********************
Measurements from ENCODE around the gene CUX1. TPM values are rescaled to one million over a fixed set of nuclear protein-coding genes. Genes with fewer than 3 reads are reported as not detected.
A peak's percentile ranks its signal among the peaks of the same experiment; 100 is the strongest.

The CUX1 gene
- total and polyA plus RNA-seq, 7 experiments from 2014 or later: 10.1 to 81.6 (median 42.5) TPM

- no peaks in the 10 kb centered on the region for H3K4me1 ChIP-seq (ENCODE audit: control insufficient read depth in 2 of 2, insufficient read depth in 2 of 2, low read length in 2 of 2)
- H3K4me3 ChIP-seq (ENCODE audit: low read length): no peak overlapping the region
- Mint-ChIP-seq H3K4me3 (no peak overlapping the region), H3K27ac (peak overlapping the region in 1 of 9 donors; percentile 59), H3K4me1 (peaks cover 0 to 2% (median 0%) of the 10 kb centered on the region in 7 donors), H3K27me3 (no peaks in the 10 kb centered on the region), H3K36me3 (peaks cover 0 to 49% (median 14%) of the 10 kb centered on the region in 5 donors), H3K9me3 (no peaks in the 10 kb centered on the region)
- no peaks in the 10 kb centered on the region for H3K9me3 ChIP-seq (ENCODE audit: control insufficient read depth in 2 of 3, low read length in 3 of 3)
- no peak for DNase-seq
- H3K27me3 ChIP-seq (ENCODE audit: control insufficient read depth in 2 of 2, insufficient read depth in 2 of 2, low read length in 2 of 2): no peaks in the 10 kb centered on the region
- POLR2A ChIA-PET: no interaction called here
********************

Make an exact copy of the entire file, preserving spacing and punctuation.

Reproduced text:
Measurements from ENCODE around the gene CUX1. TPM values are rescaled to one million over a fixed set of nuclear protein-coding genes. Genes with fewer than 3 reads are reported as not detected.
A peak's percentile ranks its signal among the peaks of the same experiment; 100 is the strongest.

The CUX1 gene
- total and polyA plus RNA-seq, 7 experiments from 2014 or later: 10.1 to 81.6 (median 42.5) TPM

- no peaks in the 10 kb centered on the region for H3K4me1 ChIP-seq (ENCODE audit: control insufficient read depth in 2 of 2, insufficient read depth in 2 of 2, low read length in 2 of 2)
- H3K4me3 ChIP-seq (ENCODE audit: low read length): no peak overlapping the region
- Mint-ChIP-seq H3K4me3 (no peak overlapping the region), H3K27ac (peak overlapping the region in 1 of 9 donors; percentile 59), H3K4me1 (peaks cover 0 to 2% (median 0%) of the 10 kb centered on the region in 7 donors), H3K27me3 (no peaks in the 10 kb centered on the region), H3K36me3 (peaks cover 0 to 49% (median 14%) of the 10 kb centered on the region in 5 donors), H3K9me3 (no peaks in the 10 kb centered on the region)
- no peaks in the 10 kb centered on the region for H3K9me3 ChIP-seq (ENCODE audit: control insufficient read depth in 2 of 3, low read length in 3 of 3)
- no peak for DNase-seq
- H3K27me3 ChIP-seq (ENCODE audit: control insufficient read depth in 2 of 2, insufficient read depth in 2 of 2, low read length in 2 of 2): no peaks in the 10 kb centered on the region
- POLR2A ChIA-PET: no interaction called here